Now that you’re a full-time esthetician, you have, or you are planning to have soon, your own spa or esthetics business. Surely you already read some of our tips to market that awesome project, and now you are wondering, what else do I need?
This spa human resource manual will allow you to grow your business standardizing it with The Estheticians and Spa Professional Association of British Columbia (E-SPABC) suggestions and findings.
The first step, of course, is the recruiting of your personel. Make a job advertisement that includes the basic job information, including the requirements and benefits for your employee, as well as working hours, skills needed, and day to day activities of the position. The more detailed you can make it, the best chances the right candidates will get back to you.
Be sure that you get that advertisement out to the right places. Craiglist and Kijiji are good for a start, but esthetics and spa schools, job fairs and specialized magazines will target the particular niche you might be looking for and might be able to recommend any students graduating. Check out this list of spa & beauty schools in BC.
After you've recruited the best candidates, you have to make sure your Dream Team stays loyal to you. The Employment Standards Act of British Columbia determines the minimum standards that employees and employers must follow on a work agreement:
The minimum wage in B.C is $10.45 and employees must be paid at least semi-monthly. As an employer, you must be sure your workers get paid on time, and they’re being paid 1 ½ times their regular wage if they exceed 40 hours a week.
You also have to make sure all employees are having at least a half an hour lunch break if they work more than five consecutive hours a day, and to provide the special clothing to perform their job.
Make sure you and your employee are aware of Statutory Holidays, Pregnancy, Parental, and Bereavement Leaves permits written in the Human Rights Code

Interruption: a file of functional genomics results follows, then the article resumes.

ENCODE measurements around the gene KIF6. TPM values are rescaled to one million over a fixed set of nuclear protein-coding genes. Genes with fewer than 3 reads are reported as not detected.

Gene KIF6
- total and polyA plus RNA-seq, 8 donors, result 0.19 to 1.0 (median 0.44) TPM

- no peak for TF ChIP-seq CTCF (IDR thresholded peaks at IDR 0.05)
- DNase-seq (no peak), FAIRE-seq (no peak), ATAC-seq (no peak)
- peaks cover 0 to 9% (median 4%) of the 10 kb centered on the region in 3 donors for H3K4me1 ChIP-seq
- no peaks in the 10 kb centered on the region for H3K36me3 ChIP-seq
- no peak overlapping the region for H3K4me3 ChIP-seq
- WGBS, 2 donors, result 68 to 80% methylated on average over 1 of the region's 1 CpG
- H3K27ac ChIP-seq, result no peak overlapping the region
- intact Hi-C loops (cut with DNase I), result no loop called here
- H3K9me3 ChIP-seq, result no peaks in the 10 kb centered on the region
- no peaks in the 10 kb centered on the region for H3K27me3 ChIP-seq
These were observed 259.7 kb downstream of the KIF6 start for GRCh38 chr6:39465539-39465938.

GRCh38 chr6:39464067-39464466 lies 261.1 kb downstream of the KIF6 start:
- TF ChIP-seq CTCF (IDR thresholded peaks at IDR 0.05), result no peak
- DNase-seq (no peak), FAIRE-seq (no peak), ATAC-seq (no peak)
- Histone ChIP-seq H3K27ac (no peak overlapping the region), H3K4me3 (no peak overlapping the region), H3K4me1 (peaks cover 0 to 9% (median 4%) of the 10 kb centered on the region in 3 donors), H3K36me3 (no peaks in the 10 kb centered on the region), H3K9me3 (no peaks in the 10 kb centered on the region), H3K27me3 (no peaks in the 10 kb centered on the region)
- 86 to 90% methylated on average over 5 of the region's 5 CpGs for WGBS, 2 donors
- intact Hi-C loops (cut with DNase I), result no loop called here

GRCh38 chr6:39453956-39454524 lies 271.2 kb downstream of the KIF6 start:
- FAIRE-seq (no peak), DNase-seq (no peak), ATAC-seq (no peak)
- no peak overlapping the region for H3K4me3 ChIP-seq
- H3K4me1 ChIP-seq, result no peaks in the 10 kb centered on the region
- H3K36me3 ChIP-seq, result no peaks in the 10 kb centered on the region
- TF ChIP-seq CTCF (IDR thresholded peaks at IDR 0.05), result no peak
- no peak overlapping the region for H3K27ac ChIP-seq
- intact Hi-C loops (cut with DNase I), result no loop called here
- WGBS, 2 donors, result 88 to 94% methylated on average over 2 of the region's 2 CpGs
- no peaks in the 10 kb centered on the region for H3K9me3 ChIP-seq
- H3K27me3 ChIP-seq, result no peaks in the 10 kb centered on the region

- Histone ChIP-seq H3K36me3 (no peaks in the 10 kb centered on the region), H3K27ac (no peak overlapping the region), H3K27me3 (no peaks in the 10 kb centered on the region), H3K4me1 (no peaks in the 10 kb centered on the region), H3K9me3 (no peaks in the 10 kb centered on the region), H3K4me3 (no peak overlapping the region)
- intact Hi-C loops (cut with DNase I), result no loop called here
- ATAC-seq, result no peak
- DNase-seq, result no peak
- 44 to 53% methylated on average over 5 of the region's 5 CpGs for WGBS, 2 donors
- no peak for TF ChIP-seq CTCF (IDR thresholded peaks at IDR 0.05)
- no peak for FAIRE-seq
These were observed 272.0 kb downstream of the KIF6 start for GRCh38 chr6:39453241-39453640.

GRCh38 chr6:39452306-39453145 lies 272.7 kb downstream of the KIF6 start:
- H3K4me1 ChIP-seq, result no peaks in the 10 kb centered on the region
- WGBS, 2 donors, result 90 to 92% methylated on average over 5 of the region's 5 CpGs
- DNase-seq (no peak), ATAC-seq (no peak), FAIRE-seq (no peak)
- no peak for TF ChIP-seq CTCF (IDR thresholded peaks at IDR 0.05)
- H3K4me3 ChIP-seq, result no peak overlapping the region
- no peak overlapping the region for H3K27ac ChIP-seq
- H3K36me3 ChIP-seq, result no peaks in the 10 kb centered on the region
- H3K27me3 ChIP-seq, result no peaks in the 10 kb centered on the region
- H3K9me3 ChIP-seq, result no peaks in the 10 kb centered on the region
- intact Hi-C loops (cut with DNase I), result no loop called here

and never forget to sign up a written agreement between the two parties to avoid misunderstandings in the future.
Once you’ve taken care of your employees, don’t pay less attention to your business assets. You’ll find out that the more your business grow, you’ll be acquiring more equipment, products, vehicles, and you could even find yourself expanding your retail and business space.
You, your staff, and all your assets should have the best insurance you can get; that will cover you accidents that unfortunately not always can be prevented. You can include owners, partners, employees, as well as business’ property and liability.
To reduce the risk of employee or equipment incidents, don’t forget you are responsible for the Health and Safety regulations practiced at your business. You are expected to give the best training to your employees, make sure you do work space inspections (on tools, equipment, and establishment) periodically, and have a first aid kit always available. As harmless as a beauty business may look, don’t forget we still require licensing for some of the tools and products we use and of course are subject to Health BC audits, so you can never bee too cautious.
It also seems a little obvious that if you went through all the previous steps, you should already have a business license to start operating, but just to double-check, make sure you are aware of your particular license. They differ from the municipality, time period, rental agreements and type of business. This last one is the more important, due to not all esthetics business are the same. There are also some Health inspection regulations mandatory for all spas in B.C. that you can find here.
To guarantee a harmonic workplace, make sure you and your employees follow the employment contracts and code of ethics. This includes professional conduct, ethical guidelines for treatments and respect for our clients and other workers.
Here in Breizh, we have a list of 6 professional traits that mark a good Esthetician, but if you want your business to keep growing and stay in the market, don’t settle with your team skill set, but upgrade it anytime you can. Provide continuous education to your employees by introducing them to product and suppliers educators (yes, those will be Breizh!), take them to trade shows, trainings, and seminars and sign them up for competitions. Apart from networking with other great professionals like you, you’ll be helping your employees to keep growing in the business and as individual professionals.
Always remember you are just as good as your weakest player!
Until next time!